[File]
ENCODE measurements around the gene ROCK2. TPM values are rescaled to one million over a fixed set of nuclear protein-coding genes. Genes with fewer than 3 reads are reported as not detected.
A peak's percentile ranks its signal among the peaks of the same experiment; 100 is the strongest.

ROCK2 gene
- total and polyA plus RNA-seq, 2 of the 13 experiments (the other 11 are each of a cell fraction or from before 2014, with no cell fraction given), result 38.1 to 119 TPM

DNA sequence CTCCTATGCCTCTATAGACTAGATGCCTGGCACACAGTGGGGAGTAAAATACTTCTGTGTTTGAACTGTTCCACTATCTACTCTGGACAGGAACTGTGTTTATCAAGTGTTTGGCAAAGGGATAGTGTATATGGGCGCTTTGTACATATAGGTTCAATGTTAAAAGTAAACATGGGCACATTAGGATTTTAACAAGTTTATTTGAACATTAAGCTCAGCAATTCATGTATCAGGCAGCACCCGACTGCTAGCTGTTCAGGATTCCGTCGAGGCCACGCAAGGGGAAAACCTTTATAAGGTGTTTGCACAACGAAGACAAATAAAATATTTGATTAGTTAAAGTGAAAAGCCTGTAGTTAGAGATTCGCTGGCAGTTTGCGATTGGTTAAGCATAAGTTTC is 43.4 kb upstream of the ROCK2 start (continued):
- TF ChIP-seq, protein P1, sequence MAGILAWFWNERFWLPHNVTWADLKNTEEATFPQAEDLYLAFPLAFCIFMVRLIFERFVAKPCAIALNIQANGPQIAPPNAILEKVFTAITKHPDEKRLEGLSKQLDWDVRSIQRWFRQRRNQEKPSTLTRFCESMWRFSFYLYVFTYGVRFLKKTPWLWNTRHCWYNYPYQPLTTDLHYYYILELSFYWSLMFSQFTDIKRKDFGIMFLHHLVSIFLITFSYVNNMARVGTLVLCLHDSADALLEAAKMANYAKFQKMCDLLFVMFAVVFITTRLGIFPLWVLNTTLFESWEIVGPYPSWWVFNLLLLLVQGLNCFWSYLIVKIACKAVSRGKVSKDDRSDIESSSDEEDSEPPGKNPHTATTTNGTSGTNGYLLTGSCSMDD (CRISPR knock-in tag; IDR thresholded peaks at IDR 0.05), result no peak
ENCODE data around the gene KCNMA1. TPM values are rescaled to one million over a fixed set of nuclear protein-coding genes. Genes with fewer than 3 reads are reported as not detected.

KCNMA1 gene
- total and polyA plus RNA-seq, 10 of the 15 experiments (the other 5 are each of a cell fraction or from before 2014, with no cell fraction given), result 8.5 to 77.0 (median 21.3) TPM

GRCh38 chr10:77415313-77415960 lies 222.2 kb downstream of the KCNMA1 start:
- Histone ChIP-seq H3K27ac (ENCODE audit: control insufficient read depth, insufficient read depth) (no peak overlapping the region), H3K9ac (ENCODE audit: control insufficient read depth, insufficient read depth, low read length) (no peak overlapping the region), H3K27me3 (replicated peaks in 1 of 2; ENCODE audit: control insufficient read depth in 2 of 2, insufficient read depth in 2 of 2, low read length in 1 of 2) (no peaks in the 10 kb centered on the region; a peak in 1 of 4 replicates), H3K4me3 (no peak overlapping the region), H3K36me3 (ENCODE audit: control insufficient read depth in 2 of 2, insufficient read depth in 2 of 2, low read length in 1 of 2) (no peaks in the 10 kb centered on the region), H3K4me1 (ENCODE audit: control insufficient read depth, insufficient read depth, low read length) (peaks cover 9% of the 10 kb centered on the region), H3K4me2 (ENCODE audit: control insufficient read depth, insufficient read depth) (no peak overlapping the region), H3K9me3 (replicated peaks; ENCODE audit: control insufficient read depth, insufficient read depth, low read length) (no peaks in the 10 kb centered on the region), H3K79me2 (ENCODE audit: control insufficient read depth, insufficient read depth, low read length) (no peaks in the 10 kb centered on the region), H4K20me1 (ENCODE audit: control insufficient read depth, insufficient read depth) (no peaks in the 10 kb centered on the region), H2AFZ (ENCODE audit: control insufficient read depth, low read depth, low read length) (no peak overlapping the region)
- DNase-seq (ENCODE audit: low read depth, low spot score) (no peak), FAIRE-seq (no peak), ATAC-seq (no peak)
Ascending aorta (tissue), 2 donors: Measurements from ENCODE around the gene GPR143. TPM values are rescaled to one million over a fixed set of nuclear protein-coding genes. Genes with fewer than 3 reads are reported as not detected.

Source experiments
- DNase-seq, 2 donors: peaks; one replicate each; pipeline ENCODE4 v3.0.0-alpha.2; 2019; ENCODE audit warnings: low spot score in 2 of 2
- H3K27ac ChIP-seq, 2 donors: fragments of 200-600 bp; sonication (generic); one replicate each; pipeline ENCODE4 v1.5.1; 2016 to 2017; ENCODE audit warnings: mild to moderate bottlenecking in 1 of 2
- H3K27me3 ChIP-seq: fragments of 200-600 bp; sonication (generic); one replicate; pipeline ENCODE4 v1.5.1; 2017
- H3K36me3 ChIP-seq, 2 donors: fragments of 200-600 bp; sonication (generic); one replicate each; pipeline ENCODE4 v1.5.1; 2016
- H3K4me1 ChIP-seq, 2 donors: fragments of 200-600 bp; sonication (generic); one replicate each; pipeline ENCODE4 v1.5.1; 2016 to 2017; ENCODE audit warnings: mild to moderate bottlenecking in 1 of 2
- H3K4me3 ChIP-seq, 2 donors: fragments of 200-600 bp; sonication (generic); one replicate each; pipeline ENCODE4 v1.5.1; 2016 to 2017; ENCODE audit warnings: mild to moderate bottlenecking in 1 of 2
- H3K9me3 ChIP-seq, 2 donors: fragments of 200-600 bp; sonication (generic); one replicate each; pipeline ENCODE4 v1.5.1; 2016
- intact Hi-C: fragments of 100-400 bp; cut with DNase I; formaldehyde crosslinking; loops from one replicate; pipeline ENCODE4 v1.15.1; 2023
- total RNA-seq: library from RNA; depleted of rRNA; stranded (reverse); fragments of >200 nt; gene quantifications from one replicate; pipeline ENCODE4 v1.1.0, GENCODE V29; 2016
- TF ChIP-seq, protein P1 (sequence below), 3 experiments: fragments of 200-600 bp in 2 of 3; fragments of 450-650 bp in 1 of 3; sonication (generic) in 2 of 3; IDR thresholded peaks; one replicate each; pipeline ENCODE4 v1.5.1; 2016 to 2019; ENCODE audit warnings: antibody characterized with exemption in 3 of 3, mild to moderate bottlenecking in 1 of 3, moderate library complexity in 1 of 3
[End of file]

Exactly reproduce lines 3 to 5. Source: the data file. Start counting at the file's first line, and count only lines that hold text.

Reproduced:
ROCK2 gene
- total and polyA plus RNA-seq, 2 of the 13 experiments (the other 11 are each of a cell fraction or from before 2014, with no cell fraction given), result 38.1 to 119 TPM

DNA sequence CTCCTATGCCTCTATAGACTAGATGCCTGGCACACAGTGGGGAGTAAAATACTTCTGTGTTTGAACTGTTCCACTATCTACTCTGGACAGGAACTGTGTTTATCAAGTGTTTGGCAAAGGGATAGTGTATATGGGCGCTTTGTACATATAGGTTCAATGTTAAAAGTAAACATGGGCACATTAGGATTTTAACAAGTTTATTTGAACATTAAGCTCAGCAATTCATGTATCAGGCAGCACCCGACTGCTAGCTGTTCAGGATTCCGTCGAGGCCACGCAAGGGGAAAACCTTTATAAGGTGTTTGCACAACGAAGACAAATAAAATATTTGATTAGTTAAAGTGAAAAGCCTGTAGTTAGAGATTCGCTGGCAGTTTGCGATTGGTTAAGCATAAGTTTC is 43.4 kb upstream of the ROCK2 start (continued):